NEW ORLEANS (WVUE) - Just days after New Orleans lifted its boil water advisory, New Orleanians await news on what the Sewerage and Water Board plans to do to maintain a steady power supply in order to avoid future similar advisories. Frustrated New Orleanians say the 24-hour advisory that left them unable to use the water was a huge inconvenience.
"It's an inconvenience because water is the basic necessity for everything you do; cooking cleaning, everything," said New Orleans resident Stephen Adams.
The boil water advisory went into effect early Wednesday morning and wasn't lifted until 24 hours later. A power problem at the Sewerage and Water Board's Carrollton Plant led to a drop in water pressure.
When that happened, the boil water advisory was issued to prevent potential contaminated ground water from getting into customer's water. Last week at a Sewerage and Water Board Meeting, Mayor Mitch Landrieu, who is also the President of the Board, says the Board has a few possible solutions to fix the problem of maintaining a stable supply of power.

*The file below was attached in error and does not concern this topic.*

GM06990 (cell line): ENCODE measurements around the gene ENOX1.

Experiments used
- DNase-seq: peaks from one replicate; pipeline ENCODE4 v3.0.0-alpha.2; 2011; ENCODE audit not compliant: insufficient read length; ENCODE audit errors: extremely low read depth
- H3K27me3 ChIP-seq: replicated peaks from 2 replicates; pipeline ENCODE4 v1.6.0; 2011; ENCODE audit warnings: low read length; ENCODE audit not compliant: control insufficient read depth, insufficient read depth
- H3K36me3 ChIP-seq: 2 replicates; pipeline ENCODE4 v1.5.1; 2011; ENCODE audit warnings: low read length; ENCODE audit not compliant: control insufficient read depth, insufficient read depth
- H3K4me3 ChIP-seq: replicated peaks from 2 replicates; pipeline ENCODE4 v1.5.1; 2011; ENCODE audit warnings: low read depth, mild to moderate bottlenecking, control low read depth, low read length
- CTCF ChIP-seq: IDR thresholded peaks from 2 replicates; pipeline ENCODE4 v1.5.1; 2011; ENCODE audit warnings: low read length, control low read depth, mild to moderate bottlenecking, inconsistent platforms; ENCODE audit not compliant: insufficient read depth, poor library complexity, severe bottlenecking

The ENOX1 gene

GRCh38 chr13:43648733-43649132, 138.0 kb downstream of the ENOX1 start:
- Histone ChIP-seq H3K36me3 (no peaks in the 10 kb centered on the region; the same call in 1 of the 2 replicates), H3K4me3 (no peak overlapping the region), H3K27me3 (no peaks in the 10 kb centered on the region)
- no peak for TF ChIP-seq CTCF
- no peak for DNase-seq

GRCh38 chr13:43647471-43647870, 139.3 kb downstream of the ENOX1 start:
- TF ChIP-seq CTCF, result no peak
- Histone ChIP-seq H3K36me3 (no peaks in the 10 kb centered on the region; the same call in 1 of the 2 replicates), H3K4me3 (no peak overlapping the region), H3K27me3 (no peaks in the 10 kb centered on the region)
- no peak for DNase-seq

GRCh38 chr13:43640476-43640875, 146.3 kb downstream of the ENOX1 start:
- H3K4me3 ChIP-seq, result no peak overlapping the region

He says the Board can negotiate to buy the power from Entergy, upgrade existing turbine and install back-up generators or build a new Power Plant.
"I don't think they need to build anything new; that would be too costly to a city that doesn't have any money." said Adams when asked about the option of a new power plant.
That appeared to be the consensus on a new plant, Mayor Landrieu also said that option would be equivalent to building a new Superdome.
As for the other options such as upgrades or negotiating a deal with Entergy on a more solid power supply, that appeared to be more palatable to locals, even though Entergy does have its share of power outage as well.
"I know, but I think they should be able to upgrade themselves where they don't go down as much," added resident, Madonna Crouse.
Another resident also expressed hope that the upgrades could be the solution.
"To me it would be good to do the upgrades we've talked about over the last couple of years. Also, have some additional transparency in terms of costs and timelines, in keeping taxpayers aware of the process," said Chris Hevezi.
While others say given the technology that exists today, the board should be able to to rectify this problem without spending too much." I think they're throwing out these outrageous numbers. I think that if you shop around you can get someone to do it for a reasonable price cause if you stay with the same system that 100 yrs old its going to keep breaking," said, Allison Hamman.
We reached out to the City of New Orleans to learn more about a precise date on when the Sewerage and Water Board will have a decision, but the Mayor's office never returned an answer to our inquiry.